The railroad, now called the Macon and Augusta Railroad, completed branches from Warrenton to Milledgeville in 1868 and to Macon in 1871. In 1881, a brick depot was constructed in Warrenton.
In 1886, the second Methodist Church building in Warrenton was erected on the new site. Like its predecessor, it was also a frame building, painted white with green shutters. It could seat 500 people and stood in an oak grove that was the scene of many happy occasions. But like many wooden structures of its time, it met a sad fate on the night of January 4th, 1904 when it burned to the ground.
Undeterred, its Pastor, J.T. Robbins, and a group of laymen began immediately working to make plans for a new building. And it seems they had grand visions for this new sanctuary as they enlisted the great Georgia courthouse architect, J.W. Golucke for the design. Overseen by J.W. McMillan & Sons, construction began in 1905 on the impressive structure that you see pictured here today . The stained glass windows that illuminate the church were purchased in St. Louis, Missouri, where they were framed, and then carted by wagon to the church. The building was completed in 1906 and its cornerstone was laid by Bishop Warren Candler. It was dedicated on October 7th of that same year.
According to church records, it seems that the ensuing decades were prosperous for Warrenton Methodist Church as their congregation grew. In 1933, additions were made to accommodate more Sunday school services but by 1949, they had outgrown those additions and replaced them with an annex. We are glad to report that today, a congregation continues to thrive here with a history that reaches back to the earliest day of the Georgia territory and includes visits from prominent clergymen, like Bishop, Francis Asbury, who preached here twice.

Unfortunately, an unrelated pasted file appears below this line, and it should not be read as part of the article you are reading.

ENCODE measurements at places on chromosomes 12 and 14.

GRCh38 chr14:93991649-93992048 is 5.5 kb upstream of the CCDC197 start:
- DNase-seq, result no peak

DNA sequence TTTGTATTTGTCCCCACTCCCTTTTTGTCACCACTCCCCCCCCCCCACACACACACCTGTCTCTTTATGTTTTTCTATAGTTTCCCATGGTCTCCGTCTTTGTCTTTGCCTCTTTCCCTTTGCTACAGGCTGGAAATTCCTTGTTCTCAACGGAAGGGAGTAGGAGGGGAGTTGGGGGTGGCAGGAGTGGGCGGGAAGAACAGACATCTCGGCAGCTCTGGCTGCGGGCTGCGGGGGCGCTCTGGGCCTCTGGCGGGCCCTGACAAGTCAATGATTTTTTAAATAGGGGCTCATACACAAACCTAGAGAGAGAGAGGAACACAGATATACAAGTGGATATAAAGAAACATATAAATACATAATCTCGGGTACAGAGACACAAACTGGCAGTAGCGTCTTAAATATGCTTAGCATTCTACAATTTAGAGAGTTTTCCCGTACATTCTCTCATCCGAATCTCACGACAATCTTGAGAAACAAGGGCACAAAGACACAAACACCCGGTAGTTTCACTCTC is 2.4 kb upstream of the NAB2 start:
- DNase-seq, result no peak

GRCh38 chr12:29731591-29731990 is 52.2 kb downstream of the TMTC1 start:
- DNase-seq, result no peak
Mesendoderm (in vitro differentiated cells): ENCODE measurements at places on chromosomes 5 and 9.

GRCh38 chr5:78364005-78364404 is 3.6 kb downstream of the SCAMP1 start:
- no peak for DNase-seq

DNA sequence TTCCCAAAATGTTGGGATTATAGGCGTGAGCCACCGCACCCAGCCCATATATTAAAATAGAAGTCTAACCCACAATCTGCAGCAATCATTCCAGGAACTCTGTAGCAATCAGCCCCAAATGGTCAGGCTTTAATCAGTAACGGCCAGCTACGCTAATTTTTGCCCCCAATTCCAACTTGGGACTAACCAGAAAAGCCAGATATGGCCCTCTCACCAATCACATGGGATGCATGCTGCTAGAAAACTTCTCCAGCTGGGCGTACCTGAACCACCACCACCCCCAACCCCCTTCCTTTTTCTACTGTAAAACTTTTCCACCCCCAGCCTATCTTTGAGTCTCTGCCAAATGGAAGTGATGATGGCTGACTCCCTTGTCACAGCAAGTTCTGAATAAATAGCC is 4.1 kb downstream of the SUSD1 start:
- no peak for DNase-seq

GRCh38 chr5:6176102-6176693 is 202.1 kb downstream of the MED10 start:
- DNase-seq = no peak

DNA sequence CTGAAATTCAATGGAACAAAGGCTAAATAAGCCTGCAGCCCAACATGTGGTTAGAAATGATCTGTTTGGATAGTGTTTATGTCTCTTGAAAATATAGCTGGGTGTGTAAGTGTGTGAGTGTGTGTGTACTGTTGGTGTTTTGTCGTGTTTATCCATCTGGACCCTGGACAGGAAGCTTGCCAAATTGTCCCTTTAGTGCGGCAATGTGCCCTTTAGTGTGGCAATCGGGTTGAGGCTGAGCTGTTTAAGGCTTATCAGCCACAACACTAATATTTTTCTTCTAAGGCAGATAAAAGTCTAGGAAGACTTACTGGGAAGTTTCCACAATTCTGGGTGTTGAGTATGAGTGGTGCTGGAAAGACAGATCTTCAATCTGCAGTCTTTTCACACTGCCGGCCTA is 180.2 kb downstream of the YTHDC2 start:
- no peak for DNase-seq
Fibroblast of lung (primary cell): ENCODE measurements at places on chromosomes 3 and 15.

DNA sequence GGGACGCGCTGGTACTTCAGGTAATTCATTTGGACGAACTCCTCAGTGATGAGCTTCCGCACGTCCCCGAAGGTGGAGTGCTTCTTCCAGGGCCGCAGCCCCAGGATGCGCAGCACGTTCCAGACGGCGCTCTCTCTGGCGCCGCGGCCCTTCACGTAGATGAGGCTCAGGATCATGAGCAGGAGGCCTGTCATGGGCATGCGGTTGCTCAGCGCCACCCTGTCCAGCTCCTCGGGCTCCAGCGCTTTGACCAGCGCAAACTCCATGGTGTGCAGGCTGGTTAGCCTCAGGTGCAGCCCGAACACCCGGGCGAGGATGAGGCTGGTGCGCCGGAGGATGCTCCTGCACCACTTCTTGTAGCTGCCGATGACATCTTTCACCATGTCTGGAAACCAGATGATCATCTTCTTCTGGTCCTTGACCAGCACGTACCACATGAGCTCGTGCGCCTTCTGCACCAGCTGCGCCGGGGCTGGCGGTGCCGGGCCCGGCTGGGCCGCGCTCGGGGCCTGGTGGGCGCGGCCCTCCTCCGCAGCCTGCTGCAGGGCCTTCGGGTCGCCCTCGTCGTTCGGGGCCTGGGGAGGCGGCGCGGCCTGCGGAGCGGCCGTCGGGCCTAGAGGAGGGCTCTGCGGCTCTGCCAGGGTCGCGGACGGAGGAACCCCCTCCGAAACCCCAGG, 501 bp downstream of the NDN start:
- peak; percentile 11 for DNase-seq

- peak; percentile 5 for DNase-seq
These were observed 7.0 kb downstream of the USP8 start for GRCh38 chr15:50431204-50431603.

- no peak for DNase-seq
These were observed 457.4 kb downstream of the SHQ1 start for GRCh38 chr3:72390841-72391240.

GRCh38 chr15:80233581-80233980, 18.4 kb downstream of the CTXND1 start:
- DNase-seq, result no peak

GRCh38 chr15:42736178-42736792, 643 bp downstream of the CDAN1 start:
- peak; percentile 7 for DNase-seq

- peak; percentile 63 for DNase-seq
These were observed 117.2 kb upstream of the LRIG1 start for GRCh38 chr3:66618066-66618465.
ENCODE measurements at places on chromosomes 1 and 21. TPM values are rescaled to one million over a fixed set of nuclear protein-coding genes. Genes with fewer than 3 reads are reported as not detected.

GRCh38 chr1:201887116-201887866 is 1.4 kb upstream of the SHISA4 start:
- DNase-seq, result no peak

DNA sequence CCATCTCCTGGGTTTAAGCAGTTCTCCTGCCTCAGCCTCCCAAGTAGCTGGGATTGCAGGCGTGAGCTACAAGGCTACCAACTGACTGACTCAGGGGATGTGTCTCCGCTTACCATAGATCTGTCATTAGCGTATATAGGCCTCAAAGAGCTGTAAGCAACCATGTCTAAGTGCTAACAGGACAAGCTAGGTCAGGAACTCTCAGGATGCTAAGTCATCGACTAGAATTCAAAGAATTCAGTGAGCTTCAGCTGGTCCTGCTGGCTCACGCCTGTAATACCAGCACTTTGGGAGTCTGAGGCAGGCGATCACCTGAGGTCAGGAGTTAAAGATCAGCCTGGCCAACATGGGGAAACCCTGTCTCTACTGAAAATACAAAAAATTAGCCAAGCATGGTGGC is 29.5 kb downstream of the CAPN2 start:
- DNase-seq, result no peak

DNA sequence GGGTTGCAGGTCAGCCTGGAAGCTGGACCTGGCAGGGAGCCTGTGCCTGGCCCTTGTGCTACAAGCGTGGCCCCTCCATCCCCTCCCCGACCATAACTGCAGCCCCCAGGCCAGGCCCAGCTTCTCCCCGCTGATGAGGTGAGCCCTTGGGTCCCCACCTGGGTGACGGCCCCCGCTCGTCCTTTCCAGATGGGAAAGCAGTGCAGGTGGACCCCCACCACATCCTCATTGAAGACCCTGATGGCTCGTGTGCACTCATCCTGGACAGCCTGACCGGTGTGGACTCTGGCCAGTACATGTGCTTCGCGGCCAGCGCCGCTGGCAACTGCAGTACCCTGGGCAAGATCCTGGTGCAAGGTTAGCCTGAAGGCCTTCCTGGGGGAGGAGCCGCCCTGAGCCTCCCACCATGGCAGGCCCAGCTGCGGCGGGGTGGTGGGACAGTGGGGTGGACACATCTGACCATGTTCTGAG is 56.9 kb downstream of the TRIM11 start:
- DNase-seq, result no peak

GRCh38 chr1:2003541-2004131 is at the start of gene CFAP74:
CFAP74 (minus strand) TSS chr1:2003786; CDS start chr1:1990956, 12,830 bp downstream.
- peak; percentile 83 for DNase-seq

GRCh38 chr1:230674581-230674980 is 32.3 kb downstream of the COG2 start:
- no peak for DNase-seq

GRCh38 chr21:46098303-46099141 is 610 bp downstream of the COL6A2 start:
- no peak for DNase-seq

As you saw in the striking exterior photo of the Church, Warrenton Methodist, is a large and elaborate Romanesque structure whose gabled entry is flanked by two towers. On the left was the bell tower. On the right was a smaller tower. Both have similar facades with three matching Romanesque, stained glass windows sitting above a pair of smaller, rectangular, stained glass windows. This photo is a close up of the smaller tower. It allows us to get closer so that we can more easily appreciate the grandeur of this historic land mark and architectural treasure.
Here we have an interior photo of the sanctuary taken from the back wall gallery. The interior of the church is as grand as its exterior. A clean and undecorated, white vault rises from the floor to the ceiling framing the beautiful chancel, pulpit, communion table and apse area.